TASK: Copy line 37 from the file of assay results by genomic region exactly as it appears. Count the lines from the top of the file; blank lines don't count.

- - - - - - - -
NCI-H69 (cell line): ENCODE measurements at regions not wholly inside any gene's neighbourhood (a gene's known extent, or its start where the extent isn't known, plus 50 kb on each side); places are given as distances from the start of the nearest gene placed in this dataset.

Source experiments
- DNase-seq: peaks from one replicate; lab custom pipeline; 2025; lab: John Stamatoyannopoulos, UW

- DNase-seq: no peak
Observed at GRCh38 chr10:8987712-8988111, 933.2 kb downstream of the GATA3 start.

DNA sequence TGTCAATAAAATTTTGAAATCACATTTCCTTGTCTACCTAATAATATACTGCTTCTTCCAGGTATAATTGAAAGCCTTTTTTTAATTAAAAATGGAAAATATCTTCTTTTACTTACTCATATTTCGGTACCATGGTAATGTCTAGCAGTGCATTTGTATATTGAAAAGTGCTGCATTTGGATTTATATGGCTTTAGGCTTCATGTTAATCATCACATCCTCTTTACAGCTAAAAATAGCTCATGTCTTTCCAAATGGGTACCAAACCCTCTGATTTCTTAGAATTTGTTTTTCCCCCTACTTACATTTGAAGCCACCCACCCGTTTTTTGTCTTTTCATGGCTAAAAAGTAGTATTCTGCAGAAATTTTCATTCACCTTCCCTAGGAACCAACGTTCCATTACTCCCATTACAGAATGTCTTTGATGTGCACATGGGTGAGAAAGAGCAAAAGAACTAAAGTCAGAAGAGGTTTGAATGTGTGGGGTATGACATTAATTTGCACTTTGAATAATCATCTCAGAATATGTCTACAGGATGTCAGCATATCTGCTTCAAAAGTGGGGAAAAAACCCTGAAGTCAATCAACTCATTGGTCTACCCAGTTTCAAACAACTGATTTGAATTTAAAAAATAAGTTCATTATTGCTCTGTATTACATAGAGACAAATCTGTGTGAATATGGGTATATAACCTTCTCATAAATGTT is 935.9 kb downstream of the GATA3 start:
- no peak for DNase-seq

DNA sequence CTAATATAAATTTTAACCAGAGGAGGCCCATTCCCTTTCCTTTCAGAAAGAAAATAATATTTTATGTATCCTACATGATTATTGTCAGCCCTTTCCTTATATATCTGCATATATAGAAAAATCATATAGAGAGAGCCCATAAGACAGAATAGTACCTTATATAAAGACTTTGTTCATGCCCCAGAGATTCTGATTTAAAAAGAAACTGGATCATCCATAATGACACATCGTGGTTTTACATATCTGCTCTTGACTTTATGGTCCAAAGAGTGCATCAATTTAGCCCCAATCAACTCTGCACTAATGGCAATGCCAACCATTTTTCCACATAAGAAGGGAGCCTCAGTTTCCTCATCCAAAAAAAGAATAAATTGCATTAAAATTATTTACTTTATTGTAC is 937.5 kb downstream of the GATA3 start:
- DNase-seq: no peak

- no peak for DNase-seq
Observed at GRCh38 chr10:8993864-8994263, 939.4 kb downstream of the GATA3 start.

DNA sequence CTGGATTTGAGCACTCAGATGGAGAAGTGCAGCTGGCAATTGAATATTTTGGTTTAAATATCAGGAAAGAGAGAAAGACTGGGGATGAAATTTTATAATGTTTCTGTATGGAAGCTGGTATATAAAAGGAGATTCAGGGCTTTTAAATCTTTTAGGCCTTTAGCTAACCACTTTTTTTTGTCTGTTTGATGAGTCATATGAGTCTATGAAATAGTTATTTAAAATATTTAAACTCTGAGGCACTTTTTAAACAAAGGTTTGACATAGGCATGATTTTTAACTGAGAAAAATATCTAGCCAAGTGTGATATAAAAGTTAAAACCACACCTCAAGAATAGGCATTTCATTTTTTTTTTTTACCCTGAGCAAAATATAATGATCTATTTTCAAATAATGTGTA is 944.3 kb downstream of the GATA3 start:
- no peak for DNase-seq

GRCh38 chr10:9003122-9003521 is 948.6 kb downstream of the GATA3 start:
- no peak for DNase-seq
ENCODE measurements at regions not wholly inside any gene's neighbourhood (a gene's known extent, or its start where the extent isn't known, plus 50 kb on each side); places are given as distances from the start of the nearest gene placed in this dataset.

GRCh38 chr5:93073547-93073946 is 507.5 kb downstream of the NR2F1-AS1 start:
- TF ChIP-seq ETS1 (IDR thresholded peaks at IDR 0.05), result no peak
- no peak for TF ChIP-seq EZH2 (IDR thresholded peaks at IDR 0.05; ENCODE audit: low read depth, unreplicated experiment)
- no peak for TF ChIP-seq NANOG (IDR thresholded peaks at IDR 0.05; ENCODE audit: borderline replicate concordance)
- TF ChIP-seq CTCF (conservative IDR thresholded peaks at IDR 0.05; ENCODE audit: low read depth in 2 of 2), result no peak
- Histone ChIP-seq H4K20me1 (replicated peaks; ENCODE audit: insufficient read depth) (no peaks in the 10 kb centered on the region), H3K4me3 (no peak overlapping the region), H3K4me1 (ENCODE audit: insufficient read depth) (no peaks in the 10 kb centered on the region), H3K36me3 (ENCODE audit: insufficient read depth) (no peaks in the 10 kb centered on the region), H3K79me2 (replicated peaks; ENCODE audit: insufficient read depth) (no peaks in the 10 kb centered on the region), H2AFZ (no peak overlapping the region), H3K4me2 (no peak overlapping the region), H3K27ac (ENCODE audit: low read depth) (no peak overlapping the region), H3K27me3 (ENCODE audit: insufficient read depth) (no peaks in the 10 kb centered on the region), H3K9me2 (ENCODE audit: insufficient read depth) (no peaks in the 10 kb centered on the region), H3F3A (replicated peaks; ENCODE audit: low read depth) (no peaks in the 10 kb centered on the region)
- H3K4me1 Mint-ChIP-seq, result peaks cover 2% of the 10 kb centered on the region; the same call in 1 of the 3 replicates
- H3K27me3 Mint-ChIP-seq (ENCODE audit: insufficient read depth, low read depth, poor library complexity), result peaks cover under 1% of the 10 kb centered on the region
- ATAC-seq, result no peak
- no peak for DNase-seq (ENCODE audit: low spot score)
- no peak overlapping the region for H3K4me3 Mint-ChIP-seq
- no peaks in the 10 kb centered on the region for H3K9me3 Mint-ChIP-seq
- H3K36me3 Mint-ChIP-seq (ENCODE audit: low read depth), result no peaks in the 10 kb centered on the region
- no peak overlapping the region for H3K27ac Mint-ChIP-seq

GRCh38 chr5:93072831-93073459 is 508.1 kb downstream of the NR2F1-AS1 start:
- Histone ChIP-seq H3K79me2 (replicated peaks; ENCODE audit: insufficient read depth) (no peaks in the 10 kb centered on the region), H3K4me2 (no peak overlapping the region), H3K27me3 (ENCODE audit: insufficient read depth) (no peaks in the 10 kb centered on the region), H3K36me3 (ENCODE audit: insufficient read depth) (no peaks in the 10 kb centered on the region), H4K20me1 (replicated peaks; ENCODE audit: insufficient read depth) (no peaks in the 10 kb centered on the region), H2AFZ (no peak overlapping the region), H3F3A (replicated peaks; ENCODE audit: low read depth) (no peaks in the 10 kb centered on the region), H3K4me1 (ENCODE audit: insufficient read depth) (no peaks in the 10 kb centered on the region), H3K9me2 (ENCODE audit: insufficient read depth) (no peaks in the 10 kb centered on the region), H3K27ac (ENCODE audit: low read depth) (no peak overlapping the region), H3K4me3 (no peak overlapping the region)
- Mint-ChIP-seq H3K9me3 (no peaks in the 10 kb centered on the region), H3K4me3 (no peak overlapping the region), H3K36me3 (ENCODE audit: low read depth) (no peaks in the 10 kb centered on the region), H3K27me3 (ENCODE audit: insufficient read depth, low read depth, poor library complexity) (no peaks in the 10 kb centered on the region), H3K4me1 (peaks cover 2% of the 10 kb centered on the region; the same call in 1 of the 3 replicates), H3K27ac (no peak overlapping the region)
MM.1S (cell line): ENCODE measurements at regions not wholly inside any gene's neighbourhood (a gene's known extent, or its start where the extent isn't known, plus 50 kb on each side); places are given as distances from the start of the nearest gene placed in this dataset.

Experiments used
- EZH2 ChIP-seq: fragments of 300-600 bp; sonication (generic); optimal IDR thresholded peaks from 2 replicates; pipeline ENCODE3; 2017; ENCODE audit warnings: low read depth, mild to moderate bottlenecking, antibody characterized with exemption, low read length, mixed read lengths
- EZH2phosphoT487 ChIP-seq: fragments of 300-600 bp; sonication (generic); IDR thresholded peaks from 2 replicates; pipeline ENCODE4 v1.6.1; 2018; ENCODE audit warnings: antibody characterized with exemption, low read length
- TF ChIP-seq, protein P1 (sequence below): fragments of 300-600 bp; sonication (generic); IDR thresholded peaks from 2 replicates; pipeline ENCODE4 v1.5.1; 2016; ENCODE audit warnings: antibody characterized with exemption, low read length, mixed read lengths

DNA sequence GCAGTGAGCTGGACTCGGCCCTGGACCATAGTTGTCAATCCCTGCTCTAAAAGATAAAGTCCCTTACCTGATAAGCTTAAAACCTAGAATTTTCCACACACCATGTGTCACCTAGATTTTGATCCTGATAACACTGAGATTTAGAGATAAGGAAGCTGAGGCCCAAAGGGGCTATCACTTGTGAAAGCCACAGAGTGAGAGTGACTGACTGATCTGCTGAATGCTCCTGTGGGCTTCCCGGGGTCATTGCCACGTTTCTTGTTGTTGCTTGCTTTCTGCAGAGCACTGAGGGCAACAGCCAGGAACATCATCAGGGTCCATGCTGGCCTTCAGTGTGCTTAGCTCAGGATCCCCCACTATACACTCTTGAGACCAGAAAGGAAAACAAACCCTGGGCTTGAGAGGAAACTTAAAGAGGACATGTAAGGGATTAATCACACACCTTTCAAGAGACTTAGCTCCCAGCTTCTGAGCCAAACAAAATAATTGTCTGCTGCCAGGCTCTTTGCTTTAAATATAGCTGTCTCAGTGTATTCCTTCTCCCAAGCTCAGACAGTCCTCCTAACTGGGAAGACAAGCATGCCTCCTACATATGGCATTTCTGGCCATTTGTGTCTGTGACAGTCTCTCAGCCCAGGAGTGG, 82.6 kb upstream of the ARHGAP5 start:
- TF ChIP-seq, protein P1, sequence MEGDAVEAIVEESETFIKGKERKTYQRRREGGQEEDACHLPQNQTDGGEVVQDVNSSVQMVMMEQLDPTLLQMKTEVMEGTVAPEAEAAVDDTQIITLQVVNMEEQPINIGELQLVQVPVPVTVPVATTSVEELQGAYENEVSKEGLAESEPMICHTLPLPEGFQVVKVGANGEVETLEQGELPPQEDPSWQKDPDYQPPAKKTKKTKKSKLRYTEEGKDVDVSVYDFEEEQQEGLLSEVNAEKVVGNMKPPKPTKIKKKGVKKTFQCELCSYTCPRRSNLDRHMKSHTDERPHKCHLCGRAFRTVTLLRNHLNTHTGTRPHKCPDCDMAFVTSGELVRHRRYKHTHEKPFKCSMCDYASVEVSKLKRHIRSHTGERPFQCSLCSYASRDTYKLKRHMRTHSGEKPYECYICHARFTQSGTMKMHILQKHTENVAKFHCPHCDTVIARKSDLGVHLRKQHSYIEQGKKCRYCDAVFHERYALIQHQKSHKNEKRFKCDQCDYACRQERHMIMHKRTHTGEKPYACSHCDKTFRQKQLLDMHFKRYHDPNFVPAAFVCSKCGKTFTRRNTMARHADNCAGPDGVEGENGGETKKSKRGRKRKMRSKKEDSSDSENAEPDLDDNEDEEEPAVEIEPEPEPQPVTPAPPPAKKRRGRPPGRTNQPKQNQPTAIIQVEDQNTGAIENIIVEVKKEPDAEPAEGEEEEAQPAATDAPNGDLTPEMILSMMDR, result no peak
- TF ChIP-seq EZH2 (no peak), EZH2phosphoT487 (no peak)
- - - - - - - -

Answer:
- EZH2phosphoT487 ChIP-seq: fragments of 300-600 bp; sonication (generic); IDR thresholded peaks from 2 replicates; pipeline ENCODE4 v1.6.1; 2018; ENCODE audit warnings: antibody characterized with exemption, low read length